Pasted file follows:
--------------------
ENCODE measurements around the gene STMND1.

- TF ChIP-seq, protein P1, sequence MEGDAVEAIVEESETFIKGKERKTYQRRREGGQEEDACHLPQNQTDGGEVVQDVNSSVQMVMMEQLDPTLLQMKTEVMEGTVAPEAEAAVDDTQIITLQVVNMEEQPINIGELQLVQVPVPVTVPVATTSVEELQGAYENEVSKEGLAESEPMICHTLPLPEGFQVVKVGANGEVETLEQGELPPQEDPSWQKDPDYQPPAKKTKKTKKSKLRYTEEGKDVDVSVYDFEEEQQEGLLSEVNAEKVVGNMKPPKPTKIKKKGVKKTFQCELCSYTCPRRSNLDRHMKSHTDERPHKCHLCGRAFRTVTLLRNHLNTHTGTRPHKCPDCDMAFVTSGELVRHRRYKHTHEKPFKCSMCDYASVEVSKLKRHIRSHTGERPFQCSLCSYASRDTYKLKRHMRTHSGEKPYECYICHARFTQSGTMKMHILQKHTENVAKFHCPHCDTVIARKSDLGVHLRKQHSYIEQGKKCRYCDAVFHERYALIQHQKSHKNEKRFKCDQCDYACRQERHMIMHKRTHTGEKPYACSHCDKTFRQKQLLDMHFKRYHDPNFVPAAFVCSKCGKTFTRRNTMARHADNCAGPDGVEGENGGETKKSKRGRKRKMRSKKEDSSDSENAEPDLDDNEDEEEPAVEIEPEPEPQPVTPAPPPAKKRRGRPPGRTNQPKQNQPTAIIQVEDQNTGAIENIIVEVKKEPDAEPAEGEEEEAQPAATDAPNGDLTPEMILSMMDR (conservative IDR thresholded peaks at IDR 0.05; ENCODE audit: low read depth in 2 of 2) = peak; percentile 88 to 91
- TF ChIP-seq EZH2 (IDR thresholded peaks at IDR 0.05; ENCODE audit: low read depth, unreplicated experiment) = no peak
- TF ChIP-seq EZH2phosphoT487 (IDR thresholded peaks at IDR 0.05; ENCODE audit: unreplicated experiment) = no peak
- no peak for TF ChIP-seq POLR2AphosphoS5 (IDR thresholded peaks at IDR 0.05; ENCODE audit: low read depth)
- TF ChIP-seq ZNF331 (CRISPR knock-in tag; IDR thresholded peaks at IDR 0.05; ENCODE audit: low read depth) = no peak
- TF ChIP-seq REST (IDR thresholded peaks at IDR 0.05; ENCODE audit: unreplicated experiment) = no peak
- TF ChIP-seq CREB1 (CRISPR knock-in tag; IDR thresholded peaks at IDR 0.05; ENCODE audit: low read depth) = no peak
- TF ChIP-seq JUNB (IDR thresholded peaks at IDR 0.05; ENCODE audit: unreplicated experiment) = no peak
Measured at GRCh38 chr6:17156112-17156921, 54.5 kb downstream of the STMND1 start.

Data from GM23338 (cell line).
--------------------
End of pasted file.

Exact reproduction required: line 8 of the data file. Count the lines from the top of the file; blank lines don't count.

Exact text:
- TF ChIP-seq CREB1 (CRISPR knock-in tag; IDR thresholded peaks at IDR 0.05; ENCODE audit: low read depth) = no peak